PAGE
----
Look, I grew up in the ’90s, so I get the Lisa Frank, Disney princess, magic and rainbows thing, I really do. But just like I eventually took the training wheels off my bike, quit eating Dunkaroos for lunch every day and stopped using a Razor scooter as my primary mode of transportation, I eventually left most of those things in the past — after, you know, I hit double digits.
That’s why I’m a little confused about our collective obsession with ultra-colorful, sparkly, cartoonish foods. Not to say that there’s anything wrong with liking those things, but how is it possible that so many adults are losing their shit over a Unicorn Frappuccino that sounds, frankly, a little gross? (Not to mention unpleasant to make — this Starbucks barista practically had a meltdown over it.)
And why are we jumping at the chance to eat things like mermaid toast in which a perfectly good piece of bread is slathered with artificially colored spreads and sprinkles? Avocado toast got a lot of flak for being too hipster, but no one seems to be calling out these other food trends as being too… I don’t know, childish AF?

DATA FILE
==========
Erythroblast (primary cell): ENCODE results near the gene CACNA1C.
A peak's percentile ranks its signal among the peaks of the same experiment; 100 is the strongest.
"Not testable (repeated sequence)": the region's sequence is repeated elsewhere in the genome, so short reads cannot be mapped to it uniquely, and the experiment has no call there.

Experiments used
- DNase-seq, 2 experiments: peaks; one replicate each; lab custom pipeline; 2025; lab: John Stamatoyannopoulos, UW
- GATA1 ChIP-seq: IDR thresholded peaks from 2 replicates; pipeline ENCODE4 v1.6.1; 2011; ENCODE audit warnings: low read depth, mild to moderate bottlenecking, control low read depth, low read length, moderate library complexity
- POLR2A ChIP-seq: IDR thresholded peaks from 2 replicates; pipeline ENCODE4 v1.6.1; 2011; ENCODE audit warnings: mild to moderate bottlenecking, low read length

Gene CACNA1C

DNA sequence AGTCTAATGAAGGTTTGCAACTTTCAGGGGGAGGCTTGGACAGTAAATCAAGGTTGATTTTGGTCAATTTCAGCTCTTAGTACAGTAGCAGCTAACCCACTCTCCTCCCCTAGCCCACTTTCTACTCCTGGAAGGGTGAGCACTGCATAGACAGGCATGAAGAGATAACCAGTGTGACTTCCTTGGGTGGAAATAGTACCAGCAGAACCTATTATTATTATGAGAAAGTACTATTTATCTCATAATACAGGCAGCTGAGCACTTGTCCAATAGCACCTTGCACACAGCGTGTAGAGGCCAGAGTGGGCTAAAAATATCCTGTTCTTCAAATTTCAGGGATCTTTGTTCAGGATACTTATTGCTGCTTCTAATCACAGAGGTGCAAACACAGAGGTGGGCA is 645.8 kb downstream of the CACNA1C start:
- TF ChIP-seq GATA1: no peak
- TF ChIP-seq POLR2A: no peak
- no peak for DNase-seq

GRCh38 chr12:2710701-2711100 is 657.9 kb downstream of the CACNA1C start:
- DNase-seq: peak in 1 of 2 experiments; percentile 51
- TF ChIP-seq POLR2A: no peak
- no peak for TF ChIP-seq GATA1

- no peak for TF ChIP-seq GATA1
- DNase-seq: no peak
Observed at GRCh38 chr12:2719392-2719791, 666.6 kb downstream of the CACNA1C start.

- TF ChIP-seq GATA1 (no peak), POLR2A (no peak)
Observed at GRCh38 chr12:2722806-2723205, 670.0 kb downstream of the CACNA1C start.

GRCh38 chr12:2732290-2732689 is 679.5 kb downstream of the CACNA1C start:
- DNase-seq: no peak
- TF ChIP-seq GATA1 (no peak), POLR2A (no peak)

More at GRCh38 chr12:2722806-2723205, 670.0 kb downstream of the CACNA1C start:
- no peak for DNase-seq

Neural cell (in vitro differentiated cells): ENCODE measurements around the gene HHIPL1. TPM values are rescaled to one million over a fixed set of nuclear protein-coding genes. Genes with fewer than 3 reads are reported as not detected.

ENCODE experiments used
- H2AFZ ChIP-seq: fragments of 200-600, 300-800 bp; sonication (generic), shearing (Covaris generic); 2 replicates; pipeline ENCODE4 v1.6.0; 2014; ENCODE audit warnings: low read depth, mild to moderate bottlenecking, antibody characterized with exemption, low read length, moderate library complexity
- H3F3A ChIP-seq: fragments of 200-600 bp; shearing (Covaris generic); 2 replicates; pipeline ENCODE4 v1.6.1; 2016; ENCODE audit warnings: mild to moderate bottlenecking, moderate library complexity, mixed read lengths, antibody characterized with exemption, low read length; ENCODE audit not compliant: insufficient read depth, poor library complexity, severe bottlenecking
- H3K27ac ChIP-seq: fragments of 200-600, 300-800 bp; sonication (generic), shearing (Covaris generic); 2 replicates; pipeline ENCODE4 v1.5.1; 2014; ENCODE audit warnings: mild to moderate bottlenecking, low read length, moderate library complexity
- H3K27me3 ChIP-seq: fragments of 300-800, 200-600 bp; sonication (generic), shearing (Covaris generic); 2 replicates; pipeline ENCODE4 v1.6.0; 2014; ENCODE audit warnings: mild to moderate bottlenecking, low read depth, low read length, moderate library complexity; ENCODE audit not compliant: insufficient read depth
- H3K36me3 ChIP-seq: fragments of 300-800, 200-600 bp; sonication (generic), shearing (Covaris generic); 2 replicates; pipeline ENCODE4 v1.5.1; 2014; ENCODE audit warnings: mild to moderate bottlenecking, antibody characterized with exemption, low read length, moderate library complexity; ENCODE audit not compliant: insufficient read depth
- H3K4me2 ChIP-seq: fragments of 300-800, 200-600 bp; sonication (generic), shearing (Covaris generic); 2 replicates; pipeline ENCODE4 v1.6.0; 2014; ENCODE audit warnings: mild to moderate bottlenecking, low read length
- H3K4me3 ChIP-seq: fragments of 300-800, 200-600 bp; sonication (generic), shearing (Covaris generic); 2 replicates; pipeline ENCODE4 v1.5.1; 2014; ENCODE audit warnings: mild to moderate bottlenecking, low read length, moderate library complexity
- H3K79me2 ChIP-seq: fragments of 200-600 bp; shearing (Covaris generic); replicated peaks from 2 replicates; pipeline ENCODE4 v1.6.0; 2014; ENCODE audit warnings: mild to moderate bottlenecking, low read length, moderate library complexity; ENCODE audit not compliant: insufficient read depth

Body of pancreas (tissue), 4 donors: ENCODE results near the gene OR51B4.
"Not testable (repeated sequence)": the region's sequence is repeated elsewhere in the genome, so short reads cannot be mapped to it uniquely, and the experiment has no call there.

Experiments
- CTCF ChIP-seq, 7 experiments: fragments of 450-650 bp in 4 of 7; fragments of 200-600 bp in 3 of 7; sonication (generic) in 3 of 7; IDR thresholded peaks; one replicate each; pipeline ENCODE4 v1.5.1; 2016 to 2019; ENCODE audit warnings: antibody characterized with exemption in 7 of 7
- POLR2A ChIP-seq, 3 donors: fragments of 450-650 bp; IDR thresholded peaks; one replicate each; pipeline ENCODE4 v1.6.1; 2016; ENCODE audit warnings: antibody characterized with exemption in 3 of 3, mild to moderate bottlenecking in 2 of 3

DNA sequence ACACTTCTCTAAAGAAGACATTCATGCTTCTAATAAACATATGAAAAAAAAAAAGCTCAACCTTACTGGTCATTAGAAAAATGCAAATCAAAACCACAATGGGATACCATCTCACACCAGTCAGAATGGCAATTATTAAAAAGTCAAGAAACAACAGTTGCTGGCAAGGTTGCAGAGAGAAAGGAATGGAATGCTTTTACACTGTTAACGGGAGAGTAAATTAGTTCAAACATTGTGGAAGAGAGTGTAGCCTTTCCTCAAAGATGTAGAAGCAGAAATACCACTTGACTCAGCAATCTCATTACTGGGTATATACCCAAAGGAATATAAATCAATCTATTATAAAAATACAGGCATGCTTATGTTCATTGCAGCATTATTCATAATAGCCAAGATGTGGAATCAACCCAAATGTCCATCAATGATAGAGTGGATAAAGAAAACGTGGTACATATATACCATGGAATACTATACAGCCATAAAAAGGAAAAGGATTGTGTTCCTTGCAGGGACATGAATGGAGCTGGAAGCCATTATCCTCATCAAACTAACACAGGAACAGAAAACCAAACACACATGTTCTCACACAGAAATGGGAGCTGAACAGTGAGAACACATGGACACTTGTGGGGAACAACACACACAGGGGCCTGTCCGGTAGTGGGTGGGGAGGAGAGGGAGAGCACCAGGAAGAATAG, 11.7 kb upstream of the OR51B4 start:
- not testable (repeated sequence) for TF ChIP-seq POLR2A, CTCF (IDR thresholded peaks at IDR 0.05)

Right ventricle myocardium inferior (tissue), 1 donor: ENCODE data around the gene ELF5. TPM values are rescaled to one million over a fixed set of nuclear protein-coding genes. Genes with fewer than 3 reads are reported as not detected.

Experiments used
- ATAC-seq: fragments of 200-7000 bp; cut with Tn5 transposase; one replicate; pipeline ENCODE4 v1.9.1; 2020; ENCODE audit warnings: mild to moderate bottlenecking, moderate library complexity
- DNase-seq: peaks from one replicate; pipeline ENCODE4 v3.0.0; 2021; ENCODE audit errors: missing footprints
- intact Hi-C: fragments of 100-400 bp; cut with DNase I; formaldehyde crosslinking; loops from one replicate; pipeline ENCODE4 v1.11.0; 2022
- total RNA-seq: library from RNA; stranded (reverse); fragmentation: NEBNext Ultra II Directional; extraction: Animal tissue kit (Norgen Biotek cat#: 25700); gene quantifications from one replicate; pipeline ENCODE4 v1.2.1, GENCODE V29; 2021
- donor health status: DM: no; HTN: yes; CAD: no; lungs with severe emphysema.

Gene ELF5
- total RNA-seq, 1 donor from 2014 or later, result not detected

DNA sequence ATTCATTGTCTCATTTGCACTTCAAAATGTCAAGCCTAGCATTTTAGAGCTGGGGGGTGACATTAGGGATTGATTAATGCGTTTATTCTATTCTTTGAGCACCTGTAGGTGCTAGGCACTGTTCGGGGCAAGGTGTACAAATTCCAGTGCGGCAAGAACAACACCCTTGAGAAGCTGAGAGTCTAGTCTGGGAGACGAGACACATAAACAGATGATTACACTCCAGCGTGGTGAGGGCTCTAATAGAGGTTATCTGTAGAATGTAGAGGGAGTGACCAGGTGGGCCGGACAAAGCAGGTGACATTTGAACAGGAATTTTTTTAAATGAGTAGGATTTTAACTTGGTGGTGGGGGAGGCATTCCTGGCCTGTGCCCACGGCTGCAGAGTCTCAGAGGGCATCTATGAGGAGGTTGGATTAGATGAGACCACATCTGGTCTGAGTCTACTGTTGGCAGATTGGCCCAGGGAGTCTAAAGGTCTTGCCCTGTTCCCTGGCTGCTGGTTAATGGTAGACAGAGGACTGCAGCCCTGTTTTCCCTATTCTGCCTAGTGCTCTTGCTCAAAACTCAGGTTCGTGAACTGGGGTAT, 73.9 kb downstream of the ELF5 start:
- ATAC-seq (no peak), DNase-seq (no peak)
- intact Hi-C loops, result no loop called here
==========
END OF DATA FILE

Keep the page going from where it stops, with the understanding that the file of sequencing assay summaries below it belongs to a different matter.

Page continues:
Millennials like me get a lot of flak for being immature, but plenty of statistics are showing that we’re delaying certain milestones because of the crap economy we fell into after our booming childhoods. We’re getting married later because weddings are expensive, having kids older because they cost a ton to raise, not buying houses because… well, you get the picture.
So is our obsession with magically delicious rainbow foods our way of holding onto the actually fun parts of childhood as we peer into a future devoid of Social Security and home ownership? Or is it a cultural plague, a sign of the end times?
According to Anthony Bourdain, it’s the latter. Here’s what he had to say when asked about the Unicorn Frappuccino at Starbucks: “Wow, that’s like four things I hate all in one sentence: Starbucks, unicorns and the colors pink and purple. Also a Frappuccino! It’s the perfect nexus of awfulness. Just add pumpkin spice to that mix, and you can nuke the whole country.” OK, Anthony — dramatic much? But still, he kinda makes a valid point.
Either way, it’ll be interesting to see how long the nightmarishly glitter-filled trends continue. Will we be eating Barbie-themed roast beef and Care Bear mac and cheese in days to come? Or will we finally ditch the artificial colorings and dyes and just let food be food again? Who knows? Maybe when I’m 80 and sporting rainbow sparkle dentures while sipping on a mermaid-pegasus nutrient shake, I’ll be glad that there’s so much more color in the world. Or not.